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Ann Otol Rhinol Laryngol. 2005 Jul;114(7):504-8.

Correlation of pneumonia score with electronic nose signature: A prospective study.

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Department of Otorhinolaryngology-Head and Neck Surgery, University of Pennsylvania Health System, Philadelphia, Pennsylvania, USA.



Ventilator-associated pneumonia (VAP) is a frequent complication in patients in surgical intensive care units. Pneumonia scores, chest radiography, and bronchoscopy are all employed, but there is no gold standard test for the diagnosis of VAP. The electronic nose, a sensor of volatile molecules, is well suited to testing the breath of mechanically ventilated patients. Our objective was to determine the potential use of an electronic nose as a diagnostic adjunct in the detection of VAP.


We performed a prospective study of mechanically ventilated patients in a surgical intensive care unit. Clinical data, including temperature, white blood cell count, character and quantity of tracheal secretions, ratio of partial pressure of arterial oxygen to fraction of inspired oxygen, and chest radiographs, were collected, and a pneumonia score between 0 and 10 was calculated. Exhaled gas was sampled from the expiratory limb of the ventilator circuit. The gases were assayed with a commercially available electronic nose. Multidimensional data reduction analysis was used to analyze the results.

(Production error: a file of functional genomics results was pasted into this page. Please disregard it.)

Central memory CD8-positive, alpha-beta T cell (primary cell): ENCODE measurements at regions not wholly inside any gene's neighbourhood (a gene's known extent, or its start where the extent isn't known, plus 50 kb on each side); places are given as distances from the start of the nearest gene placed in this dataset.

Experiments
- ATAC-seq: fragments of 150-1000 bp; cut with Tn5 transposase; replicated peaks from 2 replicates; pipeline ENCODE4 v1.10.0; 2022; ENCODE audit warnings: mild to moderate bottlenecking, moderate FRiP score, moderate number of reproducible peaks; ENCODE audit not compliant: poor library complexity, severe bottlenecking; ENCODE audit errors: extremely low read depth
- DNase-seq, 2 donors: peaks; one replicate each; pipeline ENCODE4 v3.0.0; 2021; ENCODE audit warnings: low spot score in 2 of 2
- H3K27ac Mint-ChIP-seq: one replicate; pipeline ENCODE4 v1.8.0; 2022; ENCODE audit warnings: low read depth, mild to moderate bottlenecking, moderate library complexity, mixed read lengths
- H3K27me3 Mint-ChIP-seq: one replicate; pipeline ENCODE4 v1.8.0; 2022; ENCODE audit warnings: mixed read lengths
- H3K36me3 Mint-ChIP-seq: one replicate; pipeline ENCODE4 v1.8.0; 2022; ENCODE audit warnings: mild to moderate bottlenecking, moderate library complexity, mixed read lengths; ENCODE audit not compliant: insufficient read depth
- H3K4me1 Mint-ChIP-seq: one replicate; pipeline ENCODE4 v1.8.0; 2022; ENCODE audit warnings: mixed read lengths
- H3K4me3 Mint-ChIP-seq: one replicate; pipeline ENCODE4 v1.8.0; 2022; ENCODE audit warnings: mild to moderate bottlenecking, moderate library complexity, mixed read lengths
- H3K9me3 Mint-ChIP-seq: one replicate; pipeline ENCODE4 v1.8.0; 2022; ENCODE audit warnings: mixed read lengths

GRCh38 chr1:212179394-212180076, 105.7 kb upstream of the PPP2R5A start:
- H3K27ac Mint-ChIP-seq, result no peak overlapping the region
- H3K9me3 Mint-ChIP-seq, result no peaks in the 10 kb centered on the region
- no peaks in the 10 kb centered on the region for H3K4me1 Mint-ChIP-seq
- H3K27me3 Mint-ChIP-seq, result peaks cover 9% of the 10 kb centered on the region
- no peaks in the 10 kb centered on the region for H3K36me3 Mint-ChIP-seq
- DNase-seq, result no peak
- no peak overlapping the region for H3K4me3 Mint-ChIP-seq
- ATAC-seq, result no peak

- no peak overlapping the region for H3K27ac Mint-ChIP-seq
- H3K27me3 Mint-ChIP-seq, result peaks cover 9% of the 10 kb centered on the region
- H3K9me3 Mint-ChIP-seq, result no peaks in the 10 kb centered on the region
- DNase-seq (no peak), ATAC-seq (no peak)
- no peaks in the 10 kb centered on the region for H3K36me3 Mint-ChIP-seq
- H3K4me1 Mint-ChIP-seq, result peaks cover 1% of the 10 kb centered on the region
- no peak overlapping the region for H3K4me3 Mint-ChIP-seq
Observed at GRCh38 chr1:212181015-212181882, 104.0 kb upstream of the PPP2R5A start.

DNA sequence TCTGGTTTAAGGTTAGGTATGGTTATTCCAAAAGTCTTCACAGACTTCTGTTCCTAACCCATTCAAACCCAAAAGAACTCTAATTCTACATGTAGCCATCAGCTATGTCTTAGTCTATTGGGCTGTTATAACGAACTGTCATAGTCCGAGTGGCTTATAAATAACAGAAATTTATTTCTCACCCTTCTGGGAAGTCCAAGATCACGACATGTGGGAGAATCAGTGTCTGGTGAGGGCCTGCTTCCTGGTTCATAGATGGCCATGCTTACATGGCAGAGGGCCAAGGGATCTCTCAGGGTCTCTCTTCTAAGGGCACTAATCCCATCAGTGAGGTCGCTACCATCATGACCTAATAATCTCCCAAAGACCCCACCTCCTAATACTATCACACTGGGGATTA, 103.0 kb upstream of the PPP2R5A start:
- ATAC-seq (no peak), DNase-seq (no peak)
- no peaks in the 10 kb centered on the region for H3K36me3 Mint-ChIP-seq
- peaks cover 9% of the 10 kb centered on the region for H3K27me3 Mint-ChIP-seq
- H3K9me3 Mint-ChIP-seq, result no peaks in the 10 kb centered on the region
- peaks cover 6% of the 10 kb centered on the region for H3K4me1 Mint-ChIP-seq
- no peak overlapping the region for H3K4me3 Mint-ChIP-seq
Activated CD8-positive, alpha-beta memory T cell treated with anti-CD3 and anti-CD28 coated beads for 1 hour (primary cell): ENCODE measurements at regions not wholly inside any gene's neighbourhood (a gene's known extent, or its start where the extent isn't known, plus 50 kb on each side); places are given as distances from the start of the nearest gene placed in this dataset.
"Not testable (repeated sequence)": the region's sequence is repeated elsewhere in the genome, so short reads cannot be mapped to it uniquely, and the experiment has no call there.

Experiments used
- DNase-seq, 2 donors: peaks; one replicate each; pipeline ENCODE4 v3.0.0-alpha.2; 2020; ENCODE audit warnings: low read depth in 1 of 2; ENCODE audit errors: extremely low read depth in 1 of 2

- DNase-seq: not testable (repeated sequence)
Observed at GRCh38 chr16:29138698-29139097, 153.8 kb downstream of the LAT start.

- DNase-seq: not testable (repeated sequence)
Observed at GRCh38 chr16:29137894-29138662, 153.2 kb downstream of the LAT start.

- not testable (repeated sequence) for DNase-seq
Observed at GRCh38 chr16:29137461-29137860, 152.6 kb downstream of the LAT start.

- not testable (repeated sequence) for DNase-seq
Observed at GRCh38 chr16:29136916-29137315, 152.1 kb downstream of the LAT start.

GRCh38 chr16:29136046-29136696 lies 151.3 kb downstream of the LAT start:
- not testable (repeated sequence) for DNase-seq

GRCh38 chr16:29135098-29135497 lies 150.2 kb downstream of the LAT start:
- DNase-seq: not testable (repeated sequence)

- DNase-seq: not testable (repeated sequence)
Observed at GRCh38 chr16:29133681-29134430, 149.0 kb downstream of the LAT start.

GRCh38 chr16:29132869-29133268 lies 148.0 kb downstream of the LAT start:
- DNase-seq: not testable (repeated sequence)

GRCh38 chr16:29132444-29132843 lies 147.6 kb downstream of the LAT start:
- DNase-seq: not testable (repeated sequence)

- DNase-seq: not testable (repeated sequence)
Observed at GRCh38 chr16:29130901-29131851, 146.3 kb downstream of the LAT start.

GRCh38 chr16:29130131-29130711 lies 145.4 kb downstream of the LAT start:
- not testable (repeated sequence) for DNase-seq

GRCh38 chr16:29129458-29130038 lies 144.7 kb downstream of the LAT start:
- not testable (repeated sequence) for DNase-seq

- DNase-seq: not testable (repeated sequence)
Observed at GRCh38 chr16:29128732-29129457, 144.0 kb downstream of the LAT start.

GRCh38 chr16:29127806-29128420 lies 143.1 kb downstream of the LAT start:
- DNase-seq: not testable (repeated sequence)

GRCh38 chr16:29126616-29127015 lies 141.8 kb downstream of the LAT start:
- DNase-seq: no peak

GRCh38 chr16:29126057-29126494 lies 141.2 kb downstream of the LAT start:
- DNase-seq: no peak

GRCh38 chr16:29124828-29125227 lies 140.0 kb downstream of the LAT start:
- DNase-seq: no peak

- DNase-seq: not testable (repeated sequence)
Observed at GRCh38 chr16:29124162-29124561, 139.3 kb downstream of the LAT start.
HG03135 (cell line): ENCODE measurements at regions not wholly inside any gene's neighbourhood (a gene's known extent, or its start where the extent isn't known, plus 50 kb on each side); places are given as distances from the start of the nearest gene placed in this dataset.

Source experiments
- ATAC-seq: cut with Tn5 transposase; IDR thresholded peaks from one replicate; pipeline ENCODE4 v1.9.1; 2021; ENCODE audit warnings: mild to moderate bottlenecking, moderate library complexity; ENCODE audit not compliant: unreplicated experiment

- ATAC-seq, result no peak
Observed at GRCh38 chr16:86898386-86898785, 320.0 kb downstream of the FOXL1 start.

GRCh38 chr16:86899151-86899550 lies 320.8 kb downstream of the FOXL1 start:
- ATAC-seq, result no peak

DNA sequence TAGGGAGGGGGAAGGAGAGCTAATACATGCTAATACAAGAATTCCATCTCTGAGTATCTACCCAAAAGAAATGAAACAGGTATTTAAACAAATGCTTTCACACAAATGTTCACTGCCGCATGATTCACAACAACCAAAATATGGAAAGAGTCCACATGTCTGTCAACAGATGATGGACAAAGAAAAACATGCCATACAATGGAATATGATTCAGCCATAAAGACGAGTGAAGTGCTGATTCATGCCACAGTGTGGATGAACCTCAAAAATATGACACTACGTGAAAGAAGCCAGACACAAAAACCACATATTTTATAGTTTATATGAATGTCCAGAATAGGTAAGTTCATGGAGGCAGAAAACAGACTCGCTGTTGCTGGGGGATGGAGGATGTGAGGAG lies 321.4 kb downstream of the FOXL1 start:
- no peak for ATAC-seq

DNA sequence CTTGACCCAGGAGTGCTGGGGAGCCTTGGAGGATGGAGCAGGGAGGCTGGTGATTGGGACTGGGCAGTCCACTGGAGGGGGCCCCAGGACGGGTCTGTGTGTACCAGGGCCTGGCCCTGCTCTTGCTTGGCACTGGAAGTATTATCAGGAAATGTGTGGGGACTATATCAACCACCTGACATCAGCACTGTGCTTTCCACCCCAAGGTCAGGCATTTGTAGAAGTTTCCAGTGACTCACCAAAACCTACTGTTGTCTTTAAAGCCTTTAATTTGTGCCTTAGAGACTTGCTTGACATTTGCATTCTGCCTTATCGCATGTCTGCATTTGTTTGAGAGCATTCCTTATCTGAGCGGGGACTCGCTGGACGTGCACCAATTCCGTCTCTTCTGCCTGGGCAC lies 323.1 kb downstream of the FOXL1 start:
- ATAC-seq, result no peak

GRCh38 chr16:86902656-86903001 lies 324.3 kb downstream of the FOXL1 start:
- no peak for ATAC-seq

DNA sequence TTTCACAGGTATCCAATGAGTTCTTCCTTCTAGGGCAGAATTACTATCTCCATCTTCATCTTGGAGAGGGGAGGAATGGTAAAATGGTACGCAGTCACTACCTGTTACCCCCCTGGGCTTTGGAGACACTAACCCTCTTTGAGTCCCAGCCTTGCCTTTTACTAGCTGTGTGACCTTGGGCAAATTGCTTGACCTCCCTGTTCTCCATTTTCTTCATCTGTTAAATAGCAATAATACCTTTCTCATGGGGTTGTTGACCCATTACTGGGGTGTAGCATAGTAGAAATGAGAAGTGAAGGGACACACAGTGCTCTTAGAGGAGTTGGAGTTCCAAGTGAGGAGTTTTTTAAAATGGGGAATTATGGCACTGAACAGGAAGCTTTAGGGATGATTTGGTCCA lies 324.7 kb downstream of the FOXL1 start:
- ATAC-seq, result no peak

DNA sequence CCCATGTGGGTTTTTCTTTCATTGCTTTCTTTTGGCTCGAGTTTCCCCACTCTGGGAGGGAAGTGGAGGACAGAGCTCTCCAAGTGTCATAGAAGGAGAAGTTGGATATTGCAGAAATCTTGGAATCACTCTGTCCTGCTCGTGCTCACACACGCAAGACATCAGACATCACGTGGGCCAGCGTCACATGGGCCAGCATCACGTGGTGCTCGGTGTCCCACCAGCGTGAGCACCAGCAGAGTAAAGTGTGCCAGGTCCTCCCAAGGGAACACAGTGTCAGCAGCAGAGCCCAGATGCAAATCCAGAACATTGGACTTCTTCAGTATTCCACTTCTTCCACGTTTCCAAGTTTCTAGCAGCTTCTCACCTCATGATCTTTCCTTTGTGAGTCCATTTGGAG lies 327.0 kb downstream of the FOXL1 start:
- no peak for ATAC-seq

Forty-four patients were studied. Fifteen patients had pneumonia scores of 7 or greater, and 29 patients had scores of 6 or less. With Fisher discriminant analysis and K-nearest neighbor analysis, the electronic nose was able to discriminate between the two groups.


The electronic nose is a new technology that is inexpensive, noninvasive, and portable. We demonstrate its ability to predict pneumonia, based on a well-recognized scoring system. This technology promises to serve as a diagnostic adjunct in the management of VAP.

[Indexed for MEDLINE]

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